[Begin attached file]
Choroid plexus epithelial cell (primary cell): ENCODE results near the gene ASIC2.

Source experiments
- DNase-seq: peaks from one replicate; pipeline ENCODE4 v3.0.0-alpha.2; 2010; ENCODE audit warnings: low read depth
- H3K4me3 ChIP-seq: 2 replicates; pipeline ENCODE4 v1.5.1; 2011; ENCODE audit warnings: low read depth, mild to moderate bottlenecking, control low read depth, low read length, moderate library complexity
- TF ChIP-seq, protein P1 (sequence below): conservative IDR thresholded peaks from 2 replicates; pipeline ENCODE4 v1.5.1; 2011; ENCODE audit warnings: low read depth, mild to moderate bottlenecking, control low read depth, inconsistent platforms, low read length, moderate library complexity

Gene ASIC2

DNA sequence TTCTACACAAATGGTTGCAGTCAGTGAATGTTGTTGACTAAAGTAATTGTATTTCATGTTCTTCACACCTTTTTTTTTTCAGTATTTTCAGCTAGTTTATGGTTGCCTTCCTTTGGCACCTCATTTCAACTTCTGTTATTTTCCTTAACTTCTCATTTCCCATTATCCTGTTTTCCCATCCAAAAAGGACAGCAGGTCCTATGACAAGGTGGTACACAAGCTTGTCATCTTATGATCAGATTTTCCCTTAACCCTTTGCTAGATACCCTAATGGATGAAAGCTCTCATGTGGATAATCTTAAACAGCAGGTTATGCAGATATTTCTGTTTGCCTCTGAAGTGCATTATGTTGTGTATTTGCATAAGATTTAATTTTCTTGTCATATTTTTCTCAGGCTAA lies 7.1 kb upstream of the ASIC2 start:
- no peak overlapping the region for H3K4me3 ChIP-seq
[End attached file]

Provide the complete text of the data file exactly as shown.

Choroid plexus epithelial cell (primary cell): ENCODE results near the gene ASIC2.

Source experiments
- DNase-seq: peaks from one replicate; pipeline ENCODE4 v3.0.0-alpha.2; 2010; ENCODE audit warnings: low read depth
- H3K4me3 ChIP-seq: 2 replicates; pipeline ENCODE4 v1.5.1; 2011; ENCODE audit warnings: low read depth, mild to moderate bottlenecking, control low read depth, low read length, moderate library complexity
- TF ChIP-seq, protein P1 (sequence below): conservative IDR thresholded peaks from 2 replicates; pipeline ENCODE4 v1.5.1; 2011; ENCODE audit warnings: low read depth, mild to moderate bottlenecking, control low read depth, inconsistent platforms, low read length, moderate library complexity

Gene ASIC2

DNA sequence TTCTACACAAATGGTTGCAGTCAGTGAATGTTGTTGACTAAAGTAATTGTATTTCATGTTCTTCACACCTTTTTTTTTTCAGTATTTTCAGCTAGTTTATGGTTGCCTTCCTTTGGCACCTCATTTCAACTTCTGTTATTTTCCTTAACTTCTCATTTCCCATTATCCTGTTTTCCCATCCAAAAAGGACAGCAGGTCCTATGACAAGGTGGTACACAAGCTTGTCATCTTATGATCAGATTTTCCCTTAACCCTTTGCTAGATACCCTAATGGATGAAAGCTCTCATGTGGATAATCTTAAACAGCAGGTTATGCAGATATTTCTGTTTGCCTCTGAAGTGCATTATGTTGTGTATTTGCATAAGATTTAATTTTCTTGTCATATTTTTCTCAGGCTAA lies 7.1 kb upstream of the ASIC2 start:
- no peak overlapping the region for H3K4me3 ChIP-seq